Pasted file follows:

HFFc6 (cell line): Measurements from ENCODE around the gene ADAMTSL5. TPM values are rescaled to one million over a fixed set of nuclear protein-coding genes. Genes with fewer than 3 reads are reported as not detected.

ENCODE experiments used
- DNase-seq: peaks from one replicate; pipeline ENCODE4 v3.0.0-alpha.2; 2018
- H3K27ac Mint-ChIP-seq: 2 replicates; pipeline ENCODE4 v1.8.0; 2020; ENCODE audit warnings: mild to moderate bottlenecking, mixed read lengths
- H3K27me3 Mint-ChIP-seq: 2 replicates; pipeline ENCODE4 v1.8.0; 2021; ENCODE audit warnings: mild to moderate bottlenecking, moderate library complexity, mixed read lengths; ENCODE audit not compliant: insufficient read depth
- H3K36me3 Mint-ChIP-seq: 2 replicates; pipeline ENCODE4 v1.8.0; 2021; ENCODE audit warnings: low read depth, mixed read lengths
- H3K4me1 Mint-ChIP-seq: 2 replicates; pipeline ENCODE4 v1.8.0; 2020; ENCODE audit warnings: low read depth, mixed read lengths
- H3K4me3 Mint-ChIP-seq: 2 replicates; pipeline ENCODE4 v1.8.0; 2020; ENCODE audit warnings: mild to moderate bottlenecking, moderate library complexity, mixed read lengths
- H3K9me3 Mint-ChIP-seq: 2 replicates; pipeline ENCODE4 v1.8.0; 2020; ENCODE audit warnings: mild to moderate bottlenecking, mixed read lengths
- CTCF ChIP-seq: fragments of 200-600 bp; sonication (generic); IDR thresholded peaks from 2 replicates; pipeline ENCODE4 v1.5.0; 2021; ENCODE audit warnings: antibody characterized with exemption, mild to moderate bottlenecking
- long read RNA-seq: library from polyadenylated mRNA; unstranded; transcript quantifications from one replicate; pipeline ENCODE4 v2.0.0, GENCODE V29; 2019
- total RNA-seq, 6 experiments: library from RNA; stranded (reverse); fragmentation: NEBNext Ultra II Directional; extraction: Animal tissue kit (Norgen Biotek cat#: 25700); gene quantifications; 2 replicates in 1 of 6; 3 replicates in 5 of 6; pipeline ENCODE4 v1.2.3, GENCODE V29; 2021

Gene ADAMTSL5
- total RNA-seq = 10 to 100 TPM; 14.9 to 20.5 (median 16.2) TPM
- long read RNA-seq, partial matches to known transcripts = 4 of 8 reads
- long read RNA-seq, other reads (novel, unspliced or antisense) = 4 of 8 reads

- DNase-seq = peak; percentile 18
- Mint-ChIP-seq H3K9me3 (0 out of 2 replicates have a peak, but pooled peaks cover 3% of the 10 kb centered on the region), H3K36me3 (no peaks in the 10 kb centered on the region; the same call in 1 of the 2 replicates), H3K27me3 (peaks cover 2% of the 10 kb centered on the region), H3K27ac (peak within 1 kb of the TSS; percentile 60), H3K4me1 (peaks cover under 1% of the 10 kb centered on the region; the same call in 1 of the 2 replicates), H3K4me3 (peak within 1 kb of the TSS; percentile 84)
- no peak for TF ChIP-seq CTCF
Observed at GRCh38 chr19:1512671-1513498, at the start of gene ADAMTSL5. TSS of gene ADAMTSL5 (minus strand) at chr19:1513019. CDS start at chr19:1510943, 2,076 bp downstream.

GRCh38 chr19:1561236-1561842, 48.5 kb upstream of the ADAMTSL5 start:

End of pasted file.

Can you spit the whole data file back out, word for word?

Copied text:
HFFc6 (cell line): Measurements from ENCODE around the gene ADAMTSL5. TPM values are rescaled to one million over a fixed set of nuclear protein-coding genes. Genes with fewer than 3 reads are reported as not detected.

ENCODE experiments used
- DNase-seq: peaks from one replicate; pipeline ENCODE4 v3.0.0-alpha.2; 2018
- H3K27ac Mint-ChIP-seq: 2 replicates; pipeline ENCODE4 v1.8.0; 2020; ENCODE audit warnings: mild to moderate bottlenecking, mixed read lengths
- H3K27me3 Mint-ChIP-seq: 2 replicates; pipeline ENCODE4 v1.8.0; 2021; ENCODE audit warnings: mild to moderate bottlenecking, moderate library complexity, mixed read lengths; ENCODE audit not compliant: insufficient read depth
- H3K36me3 Mint-ChIP-seq: 2 replicates; pipeline ENCODE4 v1.8.0; 2021; ENCODE audit warnings: low read depth, mixed read lengths
- H3K4me1 Mint-ChIP-seq: 2 replicates; pipeline ENCODE4 v1.8.0; 2020; ENCODE audit warnings: low read depth, mixed read lengths
- H3K4me3 Mint-ChIP-seq: 2 replicates; pipeline ENCODE4 v1.8.0; 2020; ENCODE audit warnings: mild to moderate bottlenecking, moderate library complexity, mixed read lengths
- H3K9me3 Mint-ChIP-seq: 2 replicates; pipeline ENCODE4 v1.8.0; 2020; ENCODE audit warnings: mild to moderate bottlenecking, mixed read lengths
- CTCF ChIP-seq: fragments of 200-600 bp; sonication (generic); IDR thresholded peaks from 2 replicates; pipeline ENCODE4 v1.5.0; 2021; ENCODE audit warnings: antibody characterized with exemption, mild to moderate bottlenecking
- long read RNA-seq: library from polyadenylated mRNA; unstranded; transcript quantifications from one replicate; pipeline ENCODE4 v2.0.0, GENCODE V29; 2019
- total RNA-seq, 6 experiments: library from RNA; stranded (reverse); fragmentation: NEBNext Ultra II Directional; extraction: Animal tissue kit (Norgen Biotek cat#: 25700); gene quantifications; 2 replicates in 1 of 6; 3 replicates in 5 of 6; pipeline ENCODE4 v1.2.3, GENCODE V29; 2021

Gene ADAMTSL5
- total RNA-seq = 10 to 100 TPM; 14.9 to 20.5 (median 16.2) TPM
- long read RNA-seq, partial matches to known transcripts = 4 of 8 reads
- long read RNA-seq, other reads (novel, unspliced or antisense) = 4 of 8 reads

- DNase-seq = peak; percentile 18
- Mint-ChIP-seq H3K9me3 (0 out of 2 replicates have a peak, but pooled peaks cover 3% of the 10 kb centered on the region), H3K36me3 (no peaks in the 10 kb centered on the region; the same call in 1 of the 2 replicates), H3K27me3 (peaks cover 2% of the 10 kb centered on the region), H3K27ac (peak within 1 kb of the TSS; percentile 60), H3K4me1 (peaks cover under 1% of the 10 kb centered on the region; the same call in 1 of the 2 replicates), H3K4me3 (peak within 1 kb of the TSS; percentile 84)
- no peak for TF ChIP-seq CTCF
Observed at GRCh38 chr19:1512671-1513498, at the start of gene ADAMTSL5. TSS of gene ADAMTSL5 (minus strand) at chr19:1513019. CDS start at chr19:1510943, 2,076 bp downstream.

GRCh38 chr19:1561236-1561842, 48.5 kb upstream of the ADAMTSL5 start: